Saturn moon may contain liquid water
Thursday, June 25, 2009
A report published in the scientific journal Nature of results from the Cassini probe indicates the discovery of the existence of liquid water on Saturn's moon Enceladus, and with it the possibility of extraterrestrial life.
Analysis of ice particles once thought to be emitted by geysers from the moon revealed the presence of sodium salt in the ice. As on Earth, the most plausible explanation of the presence of salt water is the prolonged contact of liquid water with mineral bearing rocks.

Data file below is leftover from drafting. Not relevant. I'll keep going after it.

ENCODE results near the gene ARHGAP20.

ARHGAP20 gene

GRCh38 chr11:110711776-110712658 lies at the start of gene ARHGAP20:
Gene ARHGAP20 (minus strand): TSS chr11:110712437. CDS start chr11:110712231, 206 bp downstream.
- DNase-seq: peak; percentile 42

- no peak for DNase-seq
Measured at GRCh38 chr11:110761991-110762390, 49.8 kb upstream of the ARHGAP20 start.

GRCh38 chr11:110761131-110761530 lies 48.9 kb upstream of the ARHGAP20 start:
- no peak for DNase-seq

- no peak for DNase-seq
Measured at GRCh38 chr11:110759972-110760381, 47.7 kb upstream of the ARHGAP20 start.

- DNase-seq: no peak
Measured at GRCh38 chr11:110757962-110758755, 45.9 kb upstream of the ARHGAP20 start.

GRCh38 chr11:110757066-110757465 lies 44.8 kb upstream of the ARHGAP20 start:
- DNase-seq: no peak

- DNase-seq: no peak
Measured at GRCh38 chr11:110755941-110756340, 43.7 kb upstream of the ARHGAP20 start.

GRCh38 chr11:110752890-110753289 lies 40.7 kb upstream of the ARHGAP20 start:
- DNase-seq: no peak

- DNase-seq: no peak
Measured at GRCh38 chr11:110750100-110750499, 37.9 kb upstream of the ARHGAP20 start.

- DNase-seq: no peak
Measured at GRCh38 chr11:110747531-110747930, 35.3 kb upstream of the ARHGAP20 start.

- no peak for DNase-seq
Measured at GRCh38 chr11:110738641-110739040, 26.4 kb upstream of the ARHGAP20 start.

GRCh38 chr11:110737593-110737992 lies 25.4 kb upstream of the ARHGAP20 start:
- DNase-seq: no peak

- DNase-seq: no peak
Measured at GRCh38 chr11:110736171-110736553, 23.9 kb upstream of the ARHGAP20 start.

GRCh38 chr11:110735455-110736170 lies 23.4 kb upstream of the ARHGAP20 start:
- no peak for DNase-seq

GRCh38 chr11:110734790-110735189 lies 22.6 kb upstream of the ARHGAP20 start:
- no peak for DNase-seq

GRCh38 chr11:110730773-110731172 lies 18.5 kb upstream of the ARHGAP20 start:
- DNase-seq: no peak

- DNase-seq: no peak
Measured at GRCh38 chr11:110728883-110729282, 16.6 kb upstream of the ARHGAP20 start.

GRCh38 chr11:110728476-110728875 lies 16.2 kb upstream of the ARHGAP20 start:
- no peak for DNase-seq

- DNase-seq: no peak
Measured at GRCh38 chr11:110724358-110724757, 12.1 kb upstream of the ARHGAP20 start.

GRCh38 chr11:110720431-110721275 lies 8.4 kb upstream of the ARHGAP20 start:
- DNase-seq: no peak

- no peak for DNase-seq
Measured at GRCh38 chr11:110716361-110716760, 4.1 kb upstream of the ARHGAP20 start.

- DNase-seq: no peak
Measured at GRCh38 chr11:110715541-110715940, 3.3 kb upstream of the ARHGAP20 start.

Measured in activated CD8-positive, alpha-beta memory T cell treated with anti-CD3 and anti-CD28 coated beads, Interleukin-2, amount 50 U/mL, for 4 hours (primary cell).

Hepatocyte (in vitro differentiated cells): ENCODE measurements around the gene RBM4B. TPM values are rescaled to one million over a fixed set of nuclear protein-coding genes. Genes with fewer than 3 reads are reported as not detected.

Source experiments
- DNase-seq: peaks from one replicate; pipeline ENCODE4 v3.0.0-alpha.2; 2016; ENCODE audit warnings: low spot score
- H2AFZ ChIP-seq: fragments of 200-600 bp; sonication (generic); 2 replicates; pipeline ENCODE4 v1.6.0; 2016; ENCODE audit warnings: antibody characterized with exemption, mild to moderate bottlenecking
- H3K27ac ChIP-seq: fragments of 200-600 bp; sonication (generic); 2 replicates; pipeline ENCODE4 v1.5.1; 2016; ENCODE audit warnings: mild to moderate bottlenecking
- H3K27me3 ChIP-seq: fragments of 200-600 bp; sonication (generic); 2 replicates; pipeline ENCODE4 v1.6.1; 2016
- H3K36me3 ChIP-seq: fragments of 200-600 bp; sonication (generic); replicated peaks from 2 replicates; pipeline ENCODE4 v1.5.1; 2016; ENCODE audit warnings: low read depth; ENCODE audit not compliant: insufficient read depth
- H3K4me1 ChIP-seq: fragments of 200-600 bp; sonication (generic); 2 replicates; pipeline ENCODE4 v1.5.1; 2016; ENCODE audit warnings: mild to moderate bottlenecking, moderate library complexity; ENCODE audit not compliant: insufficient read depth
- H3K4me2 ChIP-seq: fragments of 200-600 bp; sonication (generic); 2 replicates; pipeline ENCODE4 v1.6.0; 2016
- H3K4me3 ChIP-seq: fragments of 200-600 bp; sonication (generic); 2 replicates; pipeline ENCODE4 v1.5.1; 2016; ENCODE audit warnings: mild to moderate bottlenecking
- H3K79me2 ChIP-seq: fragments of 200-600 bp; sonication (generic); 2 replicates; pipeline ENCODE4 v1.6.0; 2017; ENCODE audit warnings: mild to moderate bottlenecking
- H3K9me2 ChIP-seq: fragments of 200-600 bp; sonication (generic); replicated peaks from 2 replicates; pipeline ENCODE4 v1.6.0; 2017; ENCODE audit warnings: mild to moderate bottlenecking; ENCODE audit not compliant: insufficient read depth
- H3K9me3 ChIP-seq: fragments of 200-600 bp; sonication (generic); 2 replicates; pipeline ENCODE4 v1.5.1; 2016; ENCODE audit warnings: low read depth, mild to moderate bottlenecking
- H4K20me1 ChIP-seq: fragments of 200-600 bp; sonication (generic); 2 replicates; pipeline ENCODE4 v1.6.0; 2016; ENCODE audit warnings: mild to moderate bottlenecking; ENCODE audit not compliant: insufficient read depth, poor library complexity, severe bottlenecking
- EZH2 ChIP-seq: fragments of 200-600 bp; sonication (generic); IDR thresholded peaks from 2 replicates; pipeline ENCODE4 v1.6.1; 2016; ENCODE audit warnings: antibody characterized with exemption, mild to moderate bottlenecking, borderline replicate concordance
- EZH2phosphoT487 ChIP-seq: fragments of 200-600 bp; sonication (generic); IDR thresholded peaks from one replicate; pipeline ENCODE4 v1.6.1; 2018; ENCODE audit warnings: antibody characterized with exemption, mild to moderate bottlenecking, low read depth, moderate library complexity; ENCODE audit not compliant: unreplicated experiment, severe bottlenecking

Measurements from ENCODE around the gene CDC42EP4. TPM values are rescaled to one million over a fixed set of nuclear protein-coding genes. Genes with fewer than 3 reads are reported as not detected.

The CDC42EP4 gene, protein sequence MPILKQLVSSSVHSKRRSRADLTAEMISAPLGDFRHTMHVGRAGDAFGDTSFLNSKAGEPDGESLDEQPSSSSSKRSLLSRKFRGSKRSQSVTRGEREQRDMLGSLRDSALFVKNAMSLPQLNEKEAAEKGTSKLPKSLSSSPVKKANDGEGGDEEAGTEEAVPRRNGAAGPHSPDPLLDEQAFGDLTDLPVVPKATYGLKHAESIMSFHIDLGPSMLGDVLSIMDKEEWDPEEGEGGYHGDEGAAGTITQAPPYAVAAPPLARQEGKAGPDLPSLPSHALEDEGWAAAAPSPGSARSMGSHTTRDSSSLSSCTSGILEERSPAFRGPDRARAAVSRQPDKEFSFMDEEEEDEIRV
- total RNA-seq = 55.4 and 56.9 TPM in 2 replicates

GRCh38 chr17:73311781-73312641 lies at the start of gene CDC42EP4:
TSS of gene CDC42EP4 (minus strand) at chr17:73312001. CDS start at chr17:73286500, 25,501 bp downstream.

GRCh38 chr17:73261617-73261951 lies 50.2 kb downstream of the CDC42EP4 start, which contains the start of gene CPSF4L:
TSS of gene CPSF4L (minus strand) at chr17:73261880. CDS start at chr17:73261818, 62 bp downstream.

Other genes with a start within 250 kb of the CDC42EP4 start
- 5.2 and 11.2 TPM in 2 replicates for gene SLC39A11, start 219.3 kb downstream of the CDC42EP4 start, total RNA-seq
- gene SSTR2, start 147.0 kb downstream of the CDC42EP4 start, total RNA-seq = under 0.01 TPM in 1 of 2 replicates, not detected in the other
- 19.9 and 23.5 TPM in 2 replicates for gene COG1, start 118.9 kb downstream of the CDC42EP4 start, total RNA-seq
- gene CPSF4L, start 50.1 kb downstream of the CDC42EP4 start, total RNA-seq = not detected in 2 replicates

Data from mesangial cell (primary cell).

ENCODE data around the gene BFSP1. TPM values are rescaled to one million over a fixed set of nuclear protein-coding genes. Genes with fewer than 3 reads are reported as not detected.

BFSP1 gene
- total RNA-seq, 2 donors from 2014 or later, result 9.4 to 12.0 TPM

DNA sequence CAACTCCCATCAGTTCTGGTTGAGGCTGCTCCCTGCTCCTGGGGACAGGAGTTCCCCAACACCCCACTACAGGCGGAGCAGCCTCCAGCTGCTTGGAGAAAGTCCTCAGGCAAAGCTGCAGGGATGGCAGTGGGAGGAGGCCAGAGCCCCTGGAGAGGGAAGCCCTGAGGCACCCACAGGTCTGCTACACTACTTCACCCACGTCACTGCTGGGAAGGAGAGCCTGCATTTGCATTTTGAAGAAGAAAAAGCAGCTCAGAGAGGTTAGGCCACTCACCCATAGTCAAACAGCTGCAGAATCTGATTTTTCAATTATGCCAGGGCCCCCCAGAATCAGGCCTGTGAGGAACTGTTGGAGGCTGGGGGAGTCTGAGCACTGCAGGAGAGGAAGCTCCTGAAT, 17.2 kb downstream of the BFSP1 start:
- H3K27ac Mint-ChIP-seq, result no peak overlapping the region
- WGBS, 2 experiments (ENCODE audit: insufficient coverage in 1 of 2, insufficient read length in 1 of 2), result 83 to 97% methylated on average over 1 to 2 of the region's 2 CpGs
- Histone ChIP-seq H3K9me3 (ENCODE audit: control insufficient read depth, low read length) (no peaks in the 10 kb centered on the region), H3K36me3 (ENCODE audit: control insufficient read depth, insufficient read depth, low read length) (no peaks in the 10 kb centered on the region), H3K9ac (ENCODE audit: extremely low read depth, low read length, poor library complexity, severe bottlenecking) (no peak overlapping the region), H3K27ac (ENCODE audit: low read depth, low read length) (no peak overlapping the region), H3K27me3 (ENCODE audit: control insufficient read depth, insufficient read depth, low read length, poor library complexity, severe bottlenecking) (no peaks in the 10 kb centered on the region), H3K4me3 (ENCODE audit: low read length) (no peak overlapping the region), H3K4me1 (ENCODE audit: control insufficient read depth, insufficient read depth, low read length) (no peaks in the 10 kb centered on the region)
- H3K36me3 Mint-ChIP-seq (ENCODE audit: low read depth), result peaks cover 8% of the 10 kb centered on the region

The currently accepted scientific theory for how life occurs requires the presence of three elements: the existence of complex organic molecules, liquid water and a source of energy. All three appear to be present on Enceladus.
The possibility of discovering a global ocean on the moon has receded, and has been replaced by the idea of large subterranean caverns with large pools or lakes of water, created by tidal forces acting upon Enceladus, and it is from these mist filled caverns that the water evaporates into the atmosphere in a steady jet. However, until further flybys and missions can be carried out other mechanisms for the presence of salt water ice cannot yet be dismissed.
- "Salt water caverns may be beneath surface of Saturn moon" — , June 24, 2009
- Jeanna Bryner. "Ocean Hidden Inside Saturn's Moon" — , June 24, 2009
- Jonathan Amos. "'Misty caverns' on Enceladus moon" — , June 24, 2009